I finished Mortality by Christopher Hitchens. It’s a brave account of how Hitchens handled throat cancer during the final stages of his life. He passed in 2011, but not without continuing to write sharply and intelligently.
Hitchens was an atheist, likely most well known for his work god is not Great. While many individuals would contemplate embracing religious faith once their end is near, Hitchens maintained his own beliefs while doing what he did best: write. Yet, though many allies embraced and encouraged his continued intellectual and personal exploration through his experiences, Hitchens often encountered far less supportive responses to his illness. Consider this passage:
You haven’t lived, if I can put it like this, until you have read contributions such as this one on the websites of the faithful:
Who else feels Christopher Hitchens getting terminal throat cancer [sic] was God’s revenge for him using his voice to blaspheme him? Atheists like to ignore FACTS. They like to act like everything is a “coincidence.” Really? It’s just a “coincidence” [that] out of any part of his body, Christopher Hitchens got cancer in the one part of his body he used for blasphemy? Yeah, keep believing that, Atheists. He’s going to writhe in agony and pain and wither away to nothing and then die a horrible agonizing death, and THEN comes the real fun, when he’s sent to HELLFIRE forever to be tortured and set afire.
There are numerous passages in holy scripture and religious tradition that for centuries made this kind of gloating into a mainstream belief. Long before it concerned me particularly I had understood the obvious objections. First, which mere primate is so damn sure that he can know the mind of god? Second, would this anonymous author want his views to be read by my unoffending children, who are also being given a hard time in their way, and by the same god? Third, why not a thunderbolt for yours truly, or something similarly awe-inspiring? The vengeful deity has a sadly depleted arsenal if all he can think of is exactly the cancer that my age and former “lifestyle” would suggest that I got. Fourth, why cancer at all? Almost all men get cancer of the prostate if they live long enough: It’s an undignified thing but quite evenly distributed among saints and sinners, believers and unbelievers. If you maintain that god awards the appropriate cancers, you must also account for the numbers of infants who contract leukemia. Devout persons have died young and in pain. Bertrand Russell and Voltaire, by contrast, remained spry until the end, as many psychopathic criminals and tyrants have also done.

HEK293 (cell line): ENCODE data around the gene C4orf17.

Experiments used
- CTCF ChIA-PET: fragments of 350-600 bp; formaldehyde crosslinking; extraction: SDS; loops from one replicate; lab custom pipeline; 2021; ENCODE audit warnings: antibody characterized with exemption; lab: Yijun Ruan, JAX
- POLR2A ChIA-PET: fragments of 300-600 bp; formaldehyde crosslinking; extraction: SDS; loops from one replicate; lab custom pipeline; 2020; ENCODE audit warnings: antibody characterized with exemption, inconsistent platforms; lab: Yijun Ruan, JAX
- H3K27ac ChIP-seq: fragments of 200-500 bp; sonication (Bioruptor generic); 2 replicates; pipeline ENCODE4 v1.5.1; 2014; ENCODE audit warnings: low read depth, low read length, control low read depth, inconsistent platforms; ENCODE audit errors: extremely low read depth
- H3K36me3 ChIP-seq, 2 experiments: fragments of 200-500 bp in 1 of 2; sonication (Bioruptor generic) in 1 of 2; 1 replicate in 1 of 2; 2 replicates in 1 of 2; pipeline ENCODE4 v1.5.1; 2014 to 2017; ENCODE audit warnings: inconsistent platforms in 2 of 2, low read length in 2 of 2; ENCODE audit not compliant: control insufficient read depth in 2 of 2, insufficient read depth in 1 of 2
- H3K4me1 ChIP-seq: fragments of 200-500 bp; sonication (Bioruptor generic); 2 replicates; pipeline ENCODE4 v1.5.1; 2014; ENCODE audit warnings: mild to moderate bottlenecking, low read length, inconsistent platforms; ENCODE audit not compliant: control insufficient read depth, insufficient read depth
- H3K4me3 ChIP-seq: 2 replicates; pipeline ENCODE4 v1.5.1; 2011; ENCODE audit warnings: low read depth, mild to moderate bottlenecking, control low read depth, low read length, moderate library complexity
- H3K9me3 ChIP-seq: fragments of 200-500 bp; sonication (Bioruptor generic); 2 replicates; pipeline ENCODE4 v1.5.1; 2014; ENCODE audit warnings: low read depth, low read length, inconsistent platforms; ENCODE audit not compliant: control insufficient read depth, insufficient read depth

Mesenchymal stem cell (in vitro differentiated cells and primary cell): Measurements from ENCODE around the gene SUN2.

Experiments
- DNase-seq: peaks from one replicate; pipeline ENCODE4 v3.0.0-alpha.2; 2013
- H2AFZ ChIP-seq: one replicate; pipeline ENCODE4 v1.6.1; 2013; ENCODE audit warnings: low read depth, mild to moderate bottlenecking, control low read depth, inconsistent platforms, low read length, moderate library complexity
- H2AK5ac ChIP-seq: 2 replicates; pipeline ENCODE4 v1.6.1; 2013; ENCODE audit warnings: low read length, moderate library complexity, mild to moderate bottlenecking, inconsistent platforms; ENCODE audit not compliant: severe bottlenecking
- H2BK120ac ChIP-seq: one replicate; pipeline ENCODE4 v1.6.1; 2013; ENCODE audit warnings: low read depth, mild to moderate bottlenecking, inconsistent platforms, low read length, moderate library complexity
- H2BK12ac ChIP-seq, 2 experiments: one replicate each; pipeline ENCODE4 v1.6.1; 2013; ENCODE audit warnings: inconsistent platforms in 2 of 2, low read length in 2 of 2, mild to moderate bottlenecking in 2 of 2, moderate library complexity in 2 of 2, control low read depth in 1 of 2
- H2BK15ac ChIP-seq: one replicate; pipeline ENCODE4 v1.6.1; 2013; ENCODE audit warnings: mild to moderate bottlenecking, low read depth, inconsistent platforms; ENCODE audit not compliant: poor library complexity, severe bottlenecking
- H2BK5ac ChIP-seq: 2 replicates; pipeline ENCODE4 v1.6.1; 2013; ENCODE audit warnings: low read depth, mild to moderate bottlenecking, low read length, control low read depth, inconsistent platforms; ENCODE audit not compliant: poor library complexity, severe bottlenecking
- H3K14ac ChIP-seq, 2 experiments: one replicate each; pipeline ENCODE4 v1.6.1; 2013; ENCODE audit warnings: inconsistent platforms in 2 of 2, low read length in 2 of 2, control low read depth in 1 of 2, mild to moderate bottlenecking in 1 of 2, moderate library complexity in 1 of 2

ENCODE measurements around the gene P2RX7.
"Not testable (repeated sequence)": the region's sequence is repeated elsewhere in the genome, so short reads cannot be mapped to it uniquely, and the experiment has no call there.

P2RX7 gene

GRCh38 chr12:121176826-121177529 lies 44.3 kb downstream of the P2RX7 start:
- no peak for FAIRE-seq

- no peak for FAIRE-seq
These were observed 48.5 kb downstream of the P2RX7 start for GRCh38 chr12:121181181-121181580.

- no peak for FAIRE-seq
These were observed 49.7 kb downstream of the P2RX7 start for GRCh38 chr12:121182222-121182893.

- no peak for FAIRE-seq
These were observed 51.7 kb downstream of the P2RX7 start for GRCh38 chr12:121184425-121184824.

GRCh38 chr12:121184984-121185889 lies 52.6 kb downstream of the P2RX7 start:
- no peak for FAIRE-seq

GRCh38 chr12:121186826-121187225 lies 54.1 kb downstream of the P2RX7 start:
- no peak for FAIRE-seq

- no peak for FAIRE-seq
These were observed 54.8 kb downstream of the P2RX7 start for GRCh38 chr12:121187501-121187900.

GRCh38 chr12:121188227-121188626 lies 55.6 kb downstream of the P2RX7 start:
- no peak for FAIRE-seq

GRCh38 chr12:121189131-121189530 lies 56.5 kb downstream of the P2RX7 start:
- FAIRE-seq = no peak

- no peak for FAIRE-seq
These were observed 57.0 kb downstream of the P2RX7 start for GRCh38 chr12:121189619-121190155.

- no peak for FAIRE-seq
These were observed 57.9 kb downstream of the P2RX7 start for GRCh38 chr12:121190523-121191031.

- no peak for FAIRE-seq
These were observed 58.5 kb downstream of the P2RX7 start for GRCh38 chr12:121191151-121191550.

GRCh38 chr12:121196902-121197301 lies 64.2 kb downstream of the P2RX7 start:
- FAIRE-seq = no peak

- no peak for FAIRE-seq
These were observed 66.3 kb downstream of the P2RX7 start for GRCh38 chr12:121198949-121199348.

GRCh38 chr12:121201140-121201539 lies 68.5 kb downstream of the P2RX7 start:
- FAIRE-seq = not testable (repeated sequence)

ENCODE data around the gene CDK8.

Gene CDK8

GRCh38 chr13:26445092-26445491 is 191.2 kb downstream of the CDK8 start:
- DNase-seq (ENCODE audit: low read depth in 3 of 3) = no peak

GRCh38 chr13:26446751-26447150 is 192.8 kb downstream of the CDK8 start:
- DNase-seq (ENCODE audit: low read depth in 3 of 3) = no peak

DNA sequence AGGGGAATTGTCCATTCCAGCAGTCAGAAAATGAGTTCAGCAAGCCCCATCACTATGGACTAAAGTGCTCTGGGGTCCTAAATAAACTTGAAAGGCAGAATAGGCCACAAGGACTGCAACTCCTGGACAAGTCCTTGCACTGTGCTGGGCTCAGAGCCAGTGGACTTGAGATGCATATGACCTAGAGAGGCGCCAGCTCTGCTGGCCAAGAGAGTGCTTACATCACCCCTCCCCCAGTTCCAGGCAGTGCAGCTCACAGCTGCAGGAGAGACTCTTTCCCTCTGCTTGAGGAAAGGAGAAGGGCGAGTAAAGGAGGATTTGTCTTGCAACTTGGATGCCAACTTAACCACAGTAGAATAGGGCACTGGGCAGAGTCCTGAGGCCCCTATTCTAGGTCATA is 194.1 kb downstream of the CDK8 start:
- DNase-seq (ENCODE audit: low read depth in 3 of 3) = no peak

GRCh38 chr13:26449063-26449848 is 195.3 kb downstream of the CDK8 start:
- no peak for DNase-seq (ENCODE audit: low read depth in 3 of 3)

Hitchens’ willingness to maintain his public writings (he continued to make regular contributions to Vanity Fair throughout his illness) is remarkable. That he sharpened his wit is astounding. That his humor and humanity persisted is inspiring. Just take this recollection of his:
I sympathize afresh with the mighty Voltaire, who, when badgered on his deathbed and urged to renounce the devil, murmured that this was no time to be making enemies.
Mortality is a deep, intelligent, and honest first-hand account of facing a certain end. Hitchens was always a writer I knew I should be reading, and I feel like I cheated a little bit – as if I jumped to the ending having missed out on all the great stuff leading up to his final collection of writings. Well, I am looking forward to filling up my library with more wonderous words of Christopher Hitchens. He was a true thinker, a man of conviction, and someone (albeit posthumously) I’d like to get to know much better.
[EDIT: And here.]